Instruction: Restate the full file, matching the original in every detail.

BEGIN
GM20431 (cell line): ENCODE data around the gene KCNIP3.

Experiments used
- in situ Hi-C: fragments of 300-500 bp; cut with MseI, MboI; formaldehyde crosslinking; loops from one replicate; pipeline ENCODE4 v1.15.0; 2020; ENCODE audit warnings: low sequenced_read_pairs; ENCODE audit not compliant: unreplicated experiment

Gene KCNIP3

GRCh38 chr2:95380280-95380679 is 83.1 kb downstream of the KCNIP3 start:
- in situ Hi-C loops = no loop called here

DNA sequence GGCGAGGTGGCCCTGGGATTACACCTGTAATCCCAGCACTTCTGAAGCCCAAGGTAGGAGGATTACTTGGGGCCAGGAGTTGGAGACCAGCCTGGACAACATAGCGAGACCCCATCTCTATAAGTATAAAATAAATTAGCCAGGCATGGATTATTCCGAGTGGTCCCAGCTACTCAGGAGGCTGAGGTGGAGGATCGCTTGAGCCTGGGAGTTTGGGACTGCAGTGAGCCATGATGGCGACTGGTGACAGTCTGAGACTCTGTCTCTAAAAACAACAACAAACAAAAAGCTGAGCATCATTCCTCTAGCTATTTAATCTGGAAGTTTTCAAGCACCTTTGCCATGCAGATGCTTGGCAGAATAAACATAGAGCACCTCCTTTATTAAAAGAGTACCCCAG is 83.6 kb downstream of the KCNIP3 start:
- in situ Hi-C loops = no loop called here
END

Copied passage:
GM20431 (cell line): ENCODE data around the gene KCNIP3.

Experiments used
- in situ Hi-C: fragments of 300-500 bp; cut with MseI, MboI; formaldehyde crosslinking; loops from one replicate; pipeline ENCODE4 v1.15.0; 2020; ENCODE audit warnings: low sequenced_read_pairs; ENCODE audit not compliant: unreplicated experiment

Gene KCNIP3

GRCh38 chr2:95380280-95380679 is 83.1 kb downstream of the KCNIP3 start:
- in situ Hi-C loops = no loop called here

DNA sequence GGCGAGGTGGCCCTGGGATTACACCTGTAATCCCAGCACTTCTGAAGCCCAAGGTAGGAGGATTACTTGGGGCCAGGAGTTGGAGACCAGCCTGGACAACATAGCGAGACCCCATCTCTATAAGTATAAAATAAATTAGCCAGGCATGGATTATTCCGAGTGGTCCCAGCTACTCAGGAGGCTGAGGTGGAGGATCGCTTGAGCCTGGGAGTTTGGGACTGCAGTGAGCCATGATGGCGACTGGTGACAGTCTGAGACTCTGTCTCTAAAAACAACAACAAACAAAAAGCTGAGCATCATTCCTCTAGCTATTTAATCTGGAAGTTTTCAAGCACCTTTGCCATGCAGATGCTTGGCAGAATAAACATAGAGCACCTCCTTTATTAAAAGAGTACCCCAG is 83.6 kb downstream of the KCNIP3 start:
- in situ Hi-C loops = no loop called here